Rendering - Lorraine Ave. Building
A previous rendering of the Lorraine Ave. Building

The application process for this project ended up being a rocky one.  Board member Martin Schwartz complained that there were no detailed façade images to accompany the modified site plan received by the board, with only a few basic elevation views to go by, and there were no renderings showing adjacent structures to provide context for the new building.  Nothing was provided in their packets for their review, Schwartz said, and the public hadn’t had the opportunity to see in advance more detailed images of the proposal.  He added that no such images were provide to the HPC either; while some drawings of the project were provided to the HPC at the previous meeting, they did not have the opportunity to study them.

“And yet,” Schwartz said, “this site falls directly within the Upper Montclair historic district.”

Eric Givren said there had been three different versions of Pavel’s proposed building, adding that he was curious to know if all of them were brought before the HPC.  He said he hadn’t seen a coherent design for the project, and he read the HPC memo to the Planning Board that the HPC found an expanded building too large and not complementary to the historic character of the building.

“Would you like to respond to that, sir?” Givren asked Jarmel.

“The only response I can give to that,” Jarmel said, “is that I believe that’s a subjective comment.”  He noted that the zoning laws permitted such a building.

The proposal, unlike Pavel’s acclaimed 50 Upper Montclair Plaza building, drew sharp rebuke from residents and HPC members who said that the project disrespected residents in the neighborhood.  Resident Jennifer Haughton, who said there was no communication between residents and the developer, complained about the late-night excavations and the smell of natural gas at the Lorraine Avenue property, where construction work had been going on since July.  Planning Director Janice Talley assured Haughton that the township had signed off on the proper permits for the project, but added that she would let construction officials know about the situation.  Councilor Schlager admitted to having smelled gas herself while shopping at the nearby Kings and promised to relay Haughton’s concerns to Deputy Mayor/First Ward Councilor William Hurlock, whose ward includes the property.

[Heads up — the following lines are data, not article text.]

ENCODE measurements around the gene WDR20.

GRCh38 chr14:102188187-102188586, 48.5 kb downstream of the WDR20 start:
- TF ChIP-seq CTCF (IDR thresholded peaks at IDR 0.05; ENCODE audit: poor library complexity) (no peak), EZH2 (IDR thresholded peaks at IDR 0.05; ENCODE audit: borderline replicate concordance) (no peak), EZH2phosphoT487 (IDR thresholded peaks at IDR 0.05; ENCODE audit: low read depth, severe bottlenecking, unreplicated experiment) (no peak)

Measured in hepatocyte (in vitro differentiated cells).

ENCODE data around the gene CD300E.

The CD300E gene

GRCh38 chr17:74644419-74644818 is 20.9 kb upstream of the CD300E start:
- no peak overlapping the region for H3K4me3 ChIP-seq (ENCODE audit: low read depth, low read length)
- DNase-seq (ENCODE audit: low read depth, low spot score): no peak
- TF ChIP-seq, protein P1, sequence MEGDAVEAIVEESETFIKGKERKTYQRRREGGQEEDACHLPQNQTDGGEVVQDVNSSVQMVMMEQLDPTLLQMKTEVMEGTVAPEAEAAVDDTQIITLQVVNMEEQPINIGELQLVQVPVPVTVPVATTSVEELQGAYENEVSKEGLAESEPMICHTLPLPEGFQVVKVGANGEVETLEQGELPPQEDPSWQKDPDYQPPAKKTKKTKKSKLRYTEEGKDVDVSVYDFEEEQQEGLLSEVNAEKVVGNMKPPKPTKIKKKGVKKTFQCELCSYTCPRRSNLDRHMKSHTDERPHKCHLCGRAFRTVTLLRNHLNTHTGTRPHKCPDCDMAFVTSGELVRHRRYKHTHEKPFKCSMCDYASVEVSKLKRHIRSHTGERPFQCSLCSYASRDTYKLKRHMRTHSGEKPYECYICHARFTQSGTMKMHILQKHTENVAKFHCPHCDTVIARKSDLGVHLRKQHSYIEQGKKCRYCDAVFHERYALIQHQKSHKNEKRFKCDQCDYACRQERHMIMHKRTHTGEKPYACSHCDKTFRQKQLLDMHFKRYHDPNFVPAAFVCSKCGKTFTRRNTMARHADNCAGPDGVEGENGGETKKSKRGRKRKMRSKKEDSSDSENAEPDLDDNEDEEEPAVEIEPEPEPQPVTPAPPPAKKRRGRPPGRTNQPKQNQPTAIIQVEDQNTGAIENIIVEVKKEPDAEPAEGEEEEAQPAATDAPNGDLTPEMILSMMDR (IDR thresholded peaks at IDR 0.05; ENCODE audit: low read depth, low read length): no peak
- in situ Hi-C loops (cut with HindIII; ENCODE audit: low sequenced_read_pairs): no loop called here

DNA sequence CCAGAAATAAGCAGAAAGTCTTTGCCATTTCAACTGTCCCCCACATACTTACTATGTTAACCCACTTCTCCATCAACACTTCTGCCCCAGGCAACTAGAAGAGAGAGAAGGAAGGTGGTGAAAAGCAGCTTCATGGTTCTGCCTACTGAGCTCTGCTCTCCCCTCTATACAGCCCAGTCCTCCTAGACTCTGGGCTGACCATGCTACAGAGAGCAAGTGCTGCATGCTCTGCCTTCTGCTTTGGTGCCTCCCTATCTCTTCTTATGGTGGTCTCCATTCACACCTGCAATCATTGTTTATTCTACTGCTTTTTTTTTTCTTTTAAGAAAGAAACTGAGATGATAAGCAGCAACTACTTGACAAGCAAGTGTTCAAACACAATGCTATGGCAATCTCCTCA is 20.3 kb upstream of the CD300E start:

A more proper HPC review of the revised Lorraine Avenue project is slated for its January 26 meeting, with the Planning Board returning to the application on February 6.

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2 COMMENTS

  1. I liked the old residential/office/retail plan. There could have been affordable housing in Upper Montclair.